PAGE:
You Should Be Able to Get a COVID Vaccine by This Month, Dr. Fauci Says
The health expert says this is when the vaccine should be available to the general public.
The race to a COVID vaccine has almost come to an end after nearly a year of the pandemic. However, just because a vaccine is in sight doesn't mean you're necessarily going to get it soon. Health experts have made it clear that the first doses of the vaccine will most likely go to high-priority individuals, including health care workers and those with increased risks. But in a new interview, Anthony Fauci, MD, the director of the National Institute of Allergy and Infectious Diseases (NIAID), has narrowed it down to the month that the general public can expect to get the vaccine in the U.S. According to Fauci, you should be able to get the COVID vaccine by April of next year. Keep reading for further details about this timeline, and for more on the vaccine, Dr. Fauci Says You Should Expect These COVID Vaccine Side Effects.
"By the time we get to April, we would likely have taken care of all the high priority and then the general population—the normal, healthy young man or woman, 30 years old that has no underlying conditions—can walk into a CVS or to a Walgreens and get vaccinated," Fauci told Facebook CEO Mark Zuckerberg in a Nov. 30 interview.
According to Fauci, a COVID vaccine will most likely start to be distributed in December—and that's when the first group of high-priority persons will be getting vaccinated. He said that this will be followed by "tiers" of other high-priority people, which will most likely happen tier by tier throughout January, February, and March.
Currently, two companies have sent their vaccines in for an emergency use authorization (EUA) by the United States Food and Drug Administration (FDA). Moderna requested an EUA on Nov. 30 and Pfizer requested one on Nov. 20.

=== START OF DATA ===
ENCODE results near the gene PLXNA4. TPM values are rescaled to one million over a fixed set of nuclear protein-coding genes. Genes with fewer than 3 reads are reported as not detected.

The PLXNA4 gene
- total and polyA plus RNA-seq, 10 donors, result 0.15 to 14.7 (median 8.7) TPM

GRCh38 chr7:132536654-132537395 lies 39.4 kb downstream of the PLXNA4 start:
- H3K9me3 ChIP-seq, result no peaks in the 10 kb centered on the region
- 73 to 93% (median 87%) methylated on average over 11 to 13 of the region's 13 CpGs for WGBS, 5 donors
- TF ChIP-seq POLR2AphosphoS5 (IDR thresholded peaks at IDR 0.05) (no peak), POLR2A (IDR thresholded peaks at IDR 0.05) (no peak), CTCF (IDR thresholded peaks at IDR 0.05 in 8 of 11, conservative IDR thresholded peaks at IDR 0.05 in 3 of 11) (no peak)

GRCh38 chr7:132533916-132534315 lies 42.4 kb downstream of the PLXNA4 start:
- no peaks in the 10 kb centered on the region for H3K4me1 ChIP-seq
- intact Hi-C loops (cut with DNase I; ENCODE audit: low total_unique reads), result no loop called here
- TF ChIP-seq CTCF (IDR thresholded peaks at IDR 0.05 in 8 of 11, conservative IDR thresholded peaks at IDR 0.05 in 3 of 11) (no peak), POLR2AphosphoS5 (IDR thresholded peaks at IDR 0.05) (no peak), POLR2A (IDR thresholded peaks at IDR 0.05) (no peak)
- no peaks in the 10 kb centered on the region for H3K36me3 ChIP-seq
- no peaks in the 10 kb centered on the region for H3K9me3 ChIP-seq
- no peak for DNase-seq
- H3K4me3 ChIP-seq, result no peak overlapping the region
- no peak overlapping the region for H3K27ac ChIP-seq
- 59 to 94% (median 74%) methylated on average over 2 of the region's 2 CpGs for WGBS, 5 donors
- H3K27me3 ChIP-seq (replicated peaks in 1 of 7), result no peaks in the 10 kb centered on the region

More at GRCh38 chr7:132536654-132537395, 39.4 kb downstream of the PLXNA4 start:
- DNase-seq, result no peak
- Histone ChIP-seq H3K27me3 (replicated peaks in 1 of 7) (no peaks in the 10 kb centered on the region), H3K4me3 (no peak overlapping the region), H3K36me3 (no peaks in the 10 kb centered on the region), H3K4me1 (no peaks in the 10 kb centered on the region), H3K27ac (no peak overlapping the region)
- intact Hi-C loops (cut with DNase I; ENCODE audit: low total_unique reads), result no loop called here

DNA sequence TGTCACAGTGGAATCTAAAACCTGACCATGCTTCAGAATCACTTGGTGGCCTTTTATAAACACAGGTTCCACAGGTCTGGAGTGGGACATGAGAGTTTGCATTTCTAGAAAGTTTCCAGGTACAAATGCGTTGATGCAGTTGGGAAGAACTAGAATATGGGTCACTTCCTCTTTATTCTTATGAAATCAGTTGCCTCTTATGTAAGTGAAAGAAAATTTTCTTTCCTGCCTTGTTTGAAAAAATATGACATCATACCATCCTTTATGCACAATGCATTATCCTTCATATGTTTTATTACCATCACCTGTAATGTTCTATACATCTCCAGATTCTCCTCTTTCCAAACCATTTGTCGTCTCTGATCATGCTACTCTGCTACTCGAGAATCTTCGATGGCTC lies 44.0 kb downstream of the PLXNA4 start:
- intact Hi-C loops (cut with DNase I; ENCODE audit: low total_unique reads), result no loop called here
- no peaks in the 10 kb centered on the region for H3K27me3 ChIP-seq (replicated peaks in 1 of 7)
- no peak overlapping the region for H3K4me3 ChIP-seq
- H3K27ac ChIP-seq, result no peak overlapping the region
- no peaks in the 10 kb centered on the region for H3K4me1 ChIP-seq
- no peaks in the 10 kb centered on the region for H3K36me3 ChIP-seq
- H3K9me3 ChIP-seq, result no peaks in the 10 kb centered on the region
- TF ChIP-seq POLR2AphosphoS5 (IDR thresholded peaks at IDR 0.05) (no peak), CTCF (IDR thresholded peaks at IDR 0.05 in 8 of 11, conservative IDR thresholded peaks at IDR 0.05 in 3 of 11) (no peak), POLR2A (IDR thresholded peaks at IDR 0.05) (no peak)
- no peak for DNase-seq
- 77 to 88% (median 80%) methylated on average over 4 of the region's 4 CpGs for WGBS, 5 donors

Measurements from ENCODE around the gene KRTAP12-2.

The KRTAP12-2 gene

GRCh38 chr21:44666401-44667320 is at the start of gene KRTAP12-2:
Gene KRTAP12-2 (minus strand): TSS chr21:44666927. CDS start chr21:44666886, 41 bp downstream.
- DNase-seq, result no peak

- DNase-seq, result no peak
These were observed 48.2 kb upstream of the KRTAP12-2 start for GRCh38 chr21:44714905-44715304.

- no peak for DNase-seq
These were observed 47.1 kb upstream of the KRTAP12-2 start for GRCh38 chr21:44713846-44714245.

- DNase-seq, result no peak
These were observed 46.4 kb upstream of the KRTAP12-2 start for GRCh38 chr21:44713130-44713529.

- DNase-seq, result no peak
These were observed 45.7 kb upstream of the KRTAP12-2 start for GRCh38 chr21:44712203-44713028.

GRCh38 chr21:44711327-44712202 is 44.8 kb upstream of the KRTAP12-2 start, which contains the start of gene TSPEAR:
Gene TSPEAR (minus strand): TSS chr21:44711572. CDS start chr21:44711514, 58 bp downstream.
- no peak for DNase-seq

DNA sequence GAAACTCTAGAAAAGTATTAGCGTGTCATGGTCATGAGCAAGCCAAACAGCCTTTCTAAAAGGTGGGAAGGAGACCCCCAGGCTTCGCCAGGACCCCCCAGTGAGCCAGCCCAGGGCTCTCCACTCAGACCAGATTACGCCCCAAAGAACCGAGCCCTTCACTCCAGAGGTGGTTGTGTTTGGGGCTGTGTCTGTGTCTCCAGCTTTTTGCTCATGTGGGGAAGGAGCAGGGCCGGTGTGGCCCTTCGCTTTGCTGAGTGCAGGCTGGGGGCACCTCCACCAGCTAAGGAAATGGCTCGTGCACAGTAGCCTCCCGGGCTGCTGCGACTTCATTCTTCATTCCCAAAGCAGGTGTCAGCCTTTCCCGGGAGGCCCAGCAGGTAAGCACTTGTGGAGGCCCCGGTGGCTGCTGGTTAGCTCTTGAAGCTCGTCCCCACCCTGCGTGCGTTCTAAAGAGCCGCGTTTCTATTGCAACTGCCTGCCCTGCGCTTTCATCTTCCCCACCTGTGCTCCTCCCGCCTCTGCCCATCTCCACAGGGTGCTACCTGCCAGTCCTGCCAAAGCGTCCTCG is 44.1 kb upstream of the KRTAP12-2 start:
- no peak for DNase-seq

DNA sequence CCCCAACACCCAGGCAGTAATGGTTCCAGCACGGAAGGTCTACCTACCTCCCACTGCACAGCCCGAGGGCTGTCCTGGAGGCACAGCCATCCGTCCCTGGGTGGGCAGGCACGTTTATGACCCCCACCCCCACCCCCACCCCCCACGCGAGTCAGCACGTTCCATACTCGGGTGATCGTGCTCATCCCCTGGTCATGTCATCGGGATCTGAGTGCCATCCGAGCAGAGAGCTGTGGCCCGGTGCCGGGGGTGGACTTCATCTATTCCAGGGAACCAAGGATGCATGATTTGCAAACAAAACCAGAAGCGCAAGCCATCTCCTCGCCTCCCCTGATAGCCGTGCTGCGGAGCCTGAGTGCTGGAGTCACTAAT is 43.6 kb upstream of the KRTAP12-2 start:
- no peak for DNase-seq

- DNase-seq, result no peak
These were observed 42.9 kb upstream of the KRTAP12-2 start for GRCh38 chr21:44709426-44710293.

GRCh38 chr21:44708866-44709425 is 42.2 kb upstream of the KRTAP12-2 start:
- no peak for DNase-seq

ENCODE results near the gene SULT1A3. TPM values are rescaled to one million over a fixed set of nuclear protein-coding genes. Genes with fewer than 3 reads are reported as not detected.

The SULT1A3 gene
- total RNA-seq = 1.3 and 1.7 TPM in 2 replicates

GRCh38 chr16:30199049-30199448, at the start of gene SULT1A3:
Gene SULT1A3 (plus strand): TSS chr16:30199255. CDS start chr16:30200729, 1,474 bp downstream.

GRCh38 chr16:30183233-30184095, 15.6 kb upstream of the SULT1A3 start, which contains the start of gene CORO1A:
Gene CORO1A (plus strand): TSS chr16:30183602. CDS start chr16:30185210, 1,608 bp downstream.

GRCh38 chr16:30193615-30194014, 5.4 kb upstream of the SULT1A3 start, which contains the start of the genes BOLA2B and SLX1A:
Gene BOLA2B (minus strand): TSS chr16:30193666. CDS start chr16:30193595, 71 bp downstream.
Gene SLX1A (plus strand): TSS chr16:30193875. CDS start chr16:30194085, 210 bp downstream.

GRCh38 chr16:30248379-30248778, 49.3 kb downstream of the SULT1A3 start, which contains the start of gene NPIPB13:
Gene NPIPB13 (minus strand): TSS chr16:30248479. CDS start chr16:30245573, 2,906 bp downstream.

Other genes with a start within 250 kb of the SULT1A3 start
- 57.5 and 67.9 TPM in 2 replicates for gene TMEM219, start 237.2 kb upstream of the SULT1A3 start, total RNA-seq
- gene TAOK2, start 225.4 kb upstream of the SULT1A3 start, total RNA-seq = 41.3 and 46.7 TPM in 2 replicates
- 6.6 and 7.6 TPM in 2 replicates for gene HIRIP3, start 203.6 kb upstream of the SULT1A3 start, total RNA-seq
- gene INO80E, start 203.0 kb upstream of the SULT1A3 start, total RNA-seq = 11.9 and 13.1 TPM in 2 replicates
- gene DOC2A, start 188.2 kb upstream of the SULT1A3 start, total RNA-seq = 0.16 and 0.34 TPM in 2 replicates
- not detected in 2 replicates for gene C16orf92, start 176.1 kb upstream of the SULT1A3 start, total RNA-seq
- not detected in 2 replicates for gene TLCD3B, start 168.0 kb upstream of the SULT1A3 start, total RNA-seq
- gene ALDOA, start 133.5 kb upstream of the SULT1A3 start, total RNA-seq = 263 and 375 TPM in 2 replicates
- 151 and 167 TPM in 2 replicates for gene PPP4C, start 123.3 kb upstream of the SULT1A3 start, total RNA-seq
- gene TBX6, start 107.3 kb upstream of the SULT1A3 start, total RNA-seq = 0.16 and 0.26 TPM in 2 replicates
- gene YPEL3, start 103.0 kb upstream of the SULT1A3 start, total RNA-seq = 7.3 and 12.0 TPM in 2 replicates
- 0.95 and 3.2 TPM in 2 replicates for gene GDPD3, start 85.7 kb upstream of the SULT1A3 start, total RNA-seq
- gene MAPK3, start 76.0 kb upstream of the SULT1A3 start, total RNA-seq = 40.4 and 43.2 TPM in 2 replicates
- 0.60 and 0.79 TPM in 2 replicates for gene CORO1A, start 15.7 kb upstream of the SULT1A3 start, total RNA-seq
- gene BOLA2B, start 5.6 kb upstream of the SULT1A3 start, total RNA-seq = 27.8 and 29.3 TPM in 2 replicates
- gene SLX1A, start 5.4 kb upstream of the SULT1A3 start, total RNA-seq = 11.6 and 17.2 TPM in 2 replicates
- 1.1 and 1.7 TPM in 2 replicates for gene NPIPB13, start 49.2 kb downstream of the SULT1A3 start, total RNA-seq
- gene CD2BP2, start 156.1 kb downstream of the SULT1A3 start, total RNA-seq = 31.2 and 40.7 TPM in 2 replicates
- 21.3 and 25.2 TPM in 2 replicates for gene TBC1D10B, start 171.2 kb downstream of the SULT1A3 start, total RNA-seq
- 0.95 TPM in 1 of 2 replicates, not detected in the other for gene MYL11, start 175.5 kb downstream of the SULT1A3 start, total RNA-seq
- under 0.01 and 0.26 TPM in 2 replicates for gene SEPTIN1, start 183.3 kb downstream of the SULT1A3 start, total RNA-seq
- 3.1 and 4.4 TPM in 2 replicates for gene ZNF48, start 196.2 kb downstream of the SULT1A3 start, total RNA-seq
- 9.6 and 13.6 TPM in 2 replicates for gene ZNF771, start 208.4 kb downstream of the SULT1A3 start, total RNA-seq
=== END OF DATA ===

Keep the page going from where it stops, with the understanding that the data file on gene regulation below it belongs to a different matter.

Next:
While Fauci expects the general public to get the vaccine by April, he doesn't yet know the exact rollout plan. That's because the Centers for Disease Control and Prevention's (CDC) Advisory Committee for Immunization Practices has scheduled an emergency meeting on Dec. 1 to determine exactly who will be the first to get the COVID vaccine once it's approved. The committee will vote on recommendations for who to vaccinate and when, and then CDC director Robert R. Redfield, MD, will get the final decision on what to implement, according to The New York Times.
Though we won't know the exact rollout until after the CDC meeting, there have already been conversations about who is likely to get the vaccine first. The CDC committee's early deliberations, which were published in the CDC's Morbidity and Mortality Weekly Report (MMWR) on Nov. 27, have already suggested four key groups who may be the earliest vaccine recipients. For the groups that could fall into what the CDC is labeling "Phase 1a," read on. And for more on the vaccine rollout, This Is When We'll Know If the COVID Vaccine Is Safe for Kids, Fauci Says.
Health care personnel
Most experts agree that health care personnel should be the first group vaccinated. After all, they are working directly with COVID-infected people. As of Nov. 30, the CDC reports that there have been more than 243,800 coronavirus cases among health care workers, which includes 858 deaths. And for more on how the vaccine will be distributed, If You're This Age, You May Be Last to Get the COVID Vaccine, Fauci Says.
Other essential workers
There are around 87 million people that the CDC considers to be other essential workers, and this includes police officers, firefighters, teachers, grocery store employees, and transportation workers. Their ability to "remain healthy helps protect the health of others and/or minimiz[es] disruption to society and the economy," the CDC's MMWR report reads. And for more up-to-date information, sign up for our daily newsletter.
Adults with high-risk medical conditions
According to the CDC, this group includes more than 100 million Americans. Their need to be vaccinated as soon as possible is clear, as the CDC reports that "nearly 90 percent of persons with COVID-19-associated hospitalizations have at least one high-risk condition." And for steps to take now, You Need to Quit This Bad Habit Before Getting a COVID Vaccine, Study Says.
Adults over the age of 65 (including residents of long-term care facilities)
Nearly 53 million older Americans fall into the last group the CDC thinks should have priority for the COVID vaccine. According to the committee's early report, this vaccination tier "will require focused outreach to vaccinate persons in this group who have no or limited access to health care or experience inequities in social determinants of health." And for more on the future of the pandemic, The Vaccine Will Only Keep You Safe From COVID for This Long, Fauci Says.